Larry Ehrlich was at end of a long day in a studio in Bristol, VA. Carter and Ralph Stanley as well as Ralph Mayo and Curley Lambert entered the studio in front of one microphone, and Ehrlich, after seeing them play hog callings, a couple of radio shows, and a barn dance, asked the band to sing some of the traditional songs they had been recording for the past 16 years. The results, completely unearthed until now, are no less than stunning. This is the Stanleys as listeners have never heard them: laid-back, relaxed, and full of recollection and goodwill, singing and playing songs as familiar to them as their upbringing.
Tal Farlow, was an innovative self-taught jazz guitarist who influenced generations of guitarists following in his footsteps. Although some of his peak years as a recording artist occurred during his association with Verve between 1954 and 1959, relatively few of the tracks were available for decades until the release of this comprehensive Mosaic box set. The music is consistently brilliant, as the leader's solos seem to evolve effortlessly, often finding fresh ground in the many standards and classic jazz compositions performed in this set. Aside from the three opening tracks from Farlow's days as a member of vibraphonist Red Norvo's trio, the guitarist is the leader.
The "Fuerst" in the title refers to Ed Fuerst, who had frequent jazz parties in his apartment and recorded this set and its follow-up. Featured is one of guitarist Tal Farlow's finest groups, a trio with pianist Eddie Costa (whose lower-register solos were distinctive) and bassist Vinnie Burke. The group stretches out on four lengthy numbers: "Jordu," "Have You Met Miss Jones," a nearly 15-and-a-half-minute rendition of "Out of Nowhere" (which has a vocal by Gene Williams) and "Opus De Funk." There are many hot sections on the album, and the recording quality is quite listenable.
Tal Farlow was hitting his stride in 1956; he was named by Down Beat magazine critics as the very best jazz guitarist in the world, and for all the right reasons. Where other similar players of his day combined rhythmic chords with linear melodies, Farlow preferred placing single notes together in clusters, varying between harmonically richened tones based on a startling new technique. His spider-like fingers handled the guitar in a way no other player could match, and this physical approach set Farlow apart from all others. The evidence is clearly heard on this trio recording sans drummer, ably helped by the wonderful pianist Eddie Costa and bassist Vinnie Burke…
In the mid-'50s, guitarist Tal Farlow led one of his finest groups, a drumless trio with pianist Eddie Costa and bassist Vinnie Burke. The same band would record the album Tal a week or two later. With Burke contributing a constant walking bass, the interplay between Farlow and Costa is always exciting, whether they are playing unisons or trading off. This 1999 CD reissue not only has the original seven selections but "Gone With the Wind" (which was left off of the original LP due to lack of space) plus three full-length alternate takes that are basically on the same level as the masters…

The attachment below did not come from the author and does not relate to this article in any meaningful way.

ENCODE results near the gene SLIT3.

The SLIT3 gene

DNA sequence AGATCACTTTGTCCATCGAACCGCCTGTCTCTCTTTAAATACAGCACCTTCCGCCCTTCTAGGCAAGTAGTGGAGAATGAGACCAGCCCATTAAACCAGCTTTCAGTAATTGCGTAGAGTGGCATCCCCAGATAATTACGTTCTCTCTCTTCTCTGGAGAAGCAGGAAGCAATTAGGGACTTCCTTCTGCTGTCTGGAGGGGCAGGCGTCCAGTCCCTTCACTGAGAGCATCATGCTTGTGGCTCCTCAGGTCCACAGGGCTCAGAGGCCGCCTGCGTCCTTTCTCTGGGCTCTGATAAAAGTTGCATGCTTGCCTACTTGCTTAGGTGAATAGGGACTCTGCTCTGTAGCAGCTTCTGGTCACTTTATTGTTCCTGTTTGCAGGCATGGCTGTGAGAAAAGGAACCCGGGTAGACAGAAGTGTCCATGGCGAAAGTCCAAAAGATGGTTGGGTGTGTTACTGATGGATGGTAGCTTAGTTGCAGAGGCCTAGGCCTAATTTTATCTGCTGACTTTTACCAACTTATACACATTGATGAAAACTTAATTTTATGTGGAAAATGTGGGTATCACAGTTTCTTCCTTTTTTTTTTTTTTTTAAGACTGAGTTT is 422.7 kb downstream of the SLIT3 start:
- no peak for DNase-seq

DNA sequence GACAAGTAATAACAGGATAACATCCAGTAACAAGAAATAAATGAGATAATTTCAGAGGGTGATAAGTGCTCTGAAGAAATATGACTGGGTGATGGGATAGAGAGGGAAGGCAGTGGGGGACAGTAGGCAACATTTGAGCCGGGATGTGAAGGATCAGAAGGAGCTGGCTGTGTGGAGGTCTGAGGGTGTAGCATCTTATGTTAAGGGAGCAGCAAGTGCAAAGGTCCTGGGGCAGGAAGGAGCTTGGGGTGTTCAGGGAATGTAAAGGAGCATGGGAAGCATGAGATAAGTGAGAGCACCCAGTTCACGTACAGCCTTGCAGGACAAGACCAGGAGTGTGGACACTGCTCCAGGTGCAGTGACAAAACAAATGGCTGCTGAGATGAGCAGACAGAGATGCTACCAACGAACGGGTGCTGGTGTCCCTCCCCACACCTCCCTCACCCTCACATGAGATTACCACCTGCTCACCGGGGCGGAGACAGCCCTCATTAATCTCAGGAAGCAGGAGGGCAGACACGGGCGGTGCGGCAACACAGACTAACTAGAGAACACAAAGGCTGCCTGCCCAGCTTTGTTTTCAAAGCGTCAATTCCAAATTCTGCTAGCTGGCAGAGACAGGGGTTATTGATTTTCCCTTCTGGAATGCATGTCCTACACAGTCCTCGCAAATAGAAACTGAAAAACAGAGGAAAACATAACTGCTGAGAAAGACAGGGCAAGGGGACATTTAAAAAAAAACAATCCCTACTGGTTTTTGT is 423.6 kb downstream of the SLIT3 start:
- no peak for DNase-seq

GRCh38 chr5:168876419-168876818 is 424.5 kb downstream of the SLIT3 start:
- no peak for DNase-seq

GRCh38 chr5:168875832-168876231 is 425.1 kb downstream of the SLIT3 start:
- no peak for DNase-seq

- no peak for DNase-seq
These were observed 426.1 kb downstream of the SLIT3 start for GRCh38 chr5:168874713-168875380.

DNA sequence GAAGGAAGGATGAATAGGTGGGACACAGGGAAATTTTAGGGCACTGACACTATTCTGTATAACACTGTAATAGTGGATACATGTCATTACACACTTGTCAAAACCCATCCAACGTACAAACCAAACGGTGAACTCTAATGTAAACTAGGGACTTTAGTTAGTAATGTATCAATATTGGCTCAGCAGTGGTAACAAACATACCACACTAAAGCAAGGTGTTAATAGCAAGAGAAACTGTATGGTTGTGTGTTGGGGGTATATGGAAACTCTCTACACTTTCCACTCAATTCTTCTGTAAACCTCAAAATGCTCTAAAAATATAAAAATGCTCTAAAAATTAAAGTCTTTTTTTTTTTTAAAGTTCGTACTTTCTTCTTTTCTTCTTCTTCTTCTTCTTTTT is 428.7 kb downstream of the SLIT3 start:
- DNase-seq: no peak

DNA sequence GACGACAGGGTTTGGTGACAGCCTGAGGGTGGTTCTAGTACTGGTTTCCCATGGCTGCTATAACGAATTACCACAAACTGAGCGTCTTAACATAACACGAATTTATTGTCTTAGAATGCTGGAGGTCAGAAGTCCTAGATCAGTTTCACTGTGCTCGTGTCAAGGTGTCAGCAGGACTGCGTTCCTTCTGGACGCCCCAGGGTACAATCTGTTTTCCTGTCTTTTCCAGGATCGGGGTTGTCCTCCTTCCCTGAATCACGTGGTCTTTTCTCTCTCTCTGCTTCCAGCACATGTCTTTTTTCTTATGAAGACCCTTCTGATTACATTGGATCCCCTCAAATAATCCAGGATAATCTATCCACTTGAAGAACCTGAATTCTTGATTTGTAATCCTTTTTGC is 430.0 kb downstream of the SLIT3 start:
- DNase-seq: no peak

Nearly as famous for his reluctance to play as for his outstanding abilities, guitarist Tal Farlow did not take up the instrument until he was already 21, but within a year was playing professionally and in 1948 was with Marjorie Hyams' band. While with the Red Norvo Trio (which originally included Charles Mingus) from 1949-1953, Farlow became famous in the jazz world. His huge hands and ability to play rapid yet light lines made him one of the top guitarists of the era. After six months with Artie Shaw's Gramercy Five in 1953…
This album is one of the finest jazz guitar albums of all time. Tal is in top form after a long hiatus. His ideas flow greatly and he is more inventive than ever on this album. If "The Swinging Guitar…" is the quintessential album to have by Tal, this would probably be second on the list. (Amazon.com)
Talmage Holt Farlow (June 7, 1921 - July 25, 1998) was an American jazz guitarist. Nicknamed the "Octopus", for his extremely large hands spread over the fretboard as if they were tentacles, he is considered one of the all-time great jazz guitarists. Where other similar players of his day combined rhythmic chords with linear melodies, Farlow preferred placing single notes together in clusters, varying between harmonically enriched tones based on a startling new technique.
This album is most notable for the interplay between veteran guitarist Tal Farlow and pianist Tommy Flanagan. With bassist Gary Mazzaroppi completing the trio, the musicians perform Tal's "Blue Art, Too" (based on a blues), plus seven superior standards, including "Nuages," "If I Were a Bell" and "St. Thomas." In general, the music is on the relaxed side but there is plenty of inner heat to be felt on the fine set.
Other than a Prestige date in 1969, this was guitarist Tal Farlow's first recording in nearly 17 years. He is heard at a reunion with vibraphonist Red Norvo and matching wits with pianist Hank Jones, bassist Ray Brown and drummer Jake Hanna. Recorded at the 1976 Concord Jazz Festival, this was Farlow's first of six Concord albums, and it led to a slightly higher profile for him than during the past decade. Highlights of the joyous occasion include Norvo's feature on "The One I Love Belongs to Somebody Else," a heated "Lullaby of Birdland" and a colorful rendition of "My Shining Hour." Highly recommended to straight-ahead jazz fans.